Has anyone ever told you that gaming is bad for you? It doesn't have to be - and here's why.

Video Games Are Good For Everyone

Has anyone ever told you that gaming is bad for you? It doesn't have to be - and here's why.
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There’s a commonly-held view that video games are bad for you in a variety of ways – they lead to violence, a lack of empathy, and even obesity – and that they could not possibly have any redeeming qualities.

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The truth is, however, that while some studies have shown some of the above to be true, video games can be good for everyone. Here are just a few ways that video games actually benefit us all.

Gaming Is Good For Your Health

Especially your mental health. Recent studies have shown that gaming can actually relieve the symptoms of depression and anxiety, and that up to 70% of gamers play with at least one friend, dispelling the myth of the socially-isolated gamer.

You probably never thought your complicated surgery was anything like a video game – well, guess again.

Not good enough? Gaming also improves manual dexterity – for your surgeon. Does your surgeon play Mortal Kombat X or Destiny? A 2004 study concluded that surgeons who play video games perform laproscopic surgeries faster and with fewer mistakes than their non-gaming colleagues.

Gaming Makes You Smarter

While you may be thinking that puzzlers or RPGs are solely responsible for any increase in brain power you might get from gaming, you’d be wrong. A 2013 meta-analysis concluded that gamers who play first-person shooters show an increased ability to think about objects in three dimensions; this improved spatial reasoning can have implications for a variety of careers in engineering, the sciences, technology and mathematics.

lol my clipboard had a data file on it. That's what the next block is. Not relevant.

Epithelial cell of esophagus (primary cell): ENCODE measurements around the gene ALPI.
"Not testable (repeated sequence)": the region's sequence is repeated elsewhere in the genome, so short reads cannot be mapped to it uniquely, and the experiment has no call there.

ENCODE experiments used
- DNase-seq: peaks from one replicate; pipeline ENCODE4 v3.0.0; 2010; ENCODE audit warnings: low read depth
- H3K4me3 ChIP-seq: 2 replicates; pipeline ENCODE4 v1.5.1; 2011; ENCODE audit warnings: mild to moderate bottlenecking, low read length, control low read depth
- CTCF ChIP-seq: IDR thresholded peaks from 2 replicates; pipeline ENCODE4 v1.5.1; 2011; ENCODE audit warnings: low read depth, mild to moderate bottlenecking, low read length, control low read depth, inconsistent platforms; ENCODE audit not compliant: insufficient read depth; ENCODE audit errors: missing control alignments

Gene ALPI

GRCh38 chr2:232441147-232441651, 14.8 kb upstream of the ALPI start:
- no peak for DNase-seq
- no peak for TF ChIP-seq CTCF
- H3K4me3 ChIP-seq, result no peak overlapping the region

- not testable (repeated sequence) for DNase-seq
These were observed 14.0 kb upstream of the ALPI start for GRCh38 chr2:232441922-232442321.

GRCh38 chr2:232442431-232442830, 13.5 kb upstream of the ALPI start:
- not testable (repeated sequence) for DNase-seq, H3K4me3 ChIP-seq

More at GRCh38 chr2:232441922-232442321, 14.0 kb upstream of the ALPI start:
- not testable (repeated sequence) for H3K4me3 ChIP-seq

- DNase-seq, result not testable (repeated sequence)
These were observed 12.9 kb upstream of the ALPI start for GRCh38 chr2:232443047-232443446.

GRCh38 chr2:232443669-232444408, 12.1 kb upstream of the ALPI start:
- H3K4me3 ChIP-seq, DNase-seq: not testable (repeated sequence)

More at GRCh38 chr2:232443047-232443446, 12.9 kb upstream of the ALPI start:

Don’t think Portal and other puzzlers are out of the running, though – many game genres, including and especially puzzlers, help us problem-solve better. MMOs also promote problem-solving as a group – collaboration being an important life skill, this makes your raids with your World of Warcraft guilds that much more significant.

Gamers Are Socially Conscious

 We’ve all heard the myth of the socially-isolated gamer: awkward and obese and living in his mother’s basement well into his 30’s. Not exactly your picture of an upstanding citizen. We also know this image isn’t even close to accurate. Aside from the the fact that gamers are incredibly social, they’re also socially conscious.

Gamers often raise money for various causes doing what they love most – playing games.

Charities like Extra Life and Play Live, St. Jude Hospitals’ collaboration with Gamestop and Twitch, bring gamers together to play games and raise money for children with cancer; Child’s Play calls upon gamers to raise money for children in hospitals and domestic violence shelters. Able Gamers raises money to improve the lives of disabled gamers through video games.

Even with controversies like #GamerGate arising from gamer activism, gamers still seem to come out on top when it comes to showing a higher social consciousness – just last year, gamer Lo Ping took #GamerGate as an opportunity to raise money for suicide prevention. The list of gamer-driven charities goes on and on.

Moderation is the Key

The next time you hear someone bring up the negative aspects of gaming, know that while they may not be entirely wrong, neither are you. We all benefit from gaming in some way, if only through the improved health and well-being of those we care about who do love gaming. At the end of the day, the key is moderation. You can have too much of a good thing – but you can have too little of it, too.

What ways do you keep gaming both fun and healthy for you? Let us know in the comments.

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Image of Jessa Rittenhouse
Jessa Rittenhouse
Jessa wears a lot of hats - anthropology graduate, mother, obsessive book nerd, writer of both fiction and non-fiction - but her favorite hat is that of the gamer - a hat she's worn since owning an Atari was a "big deal."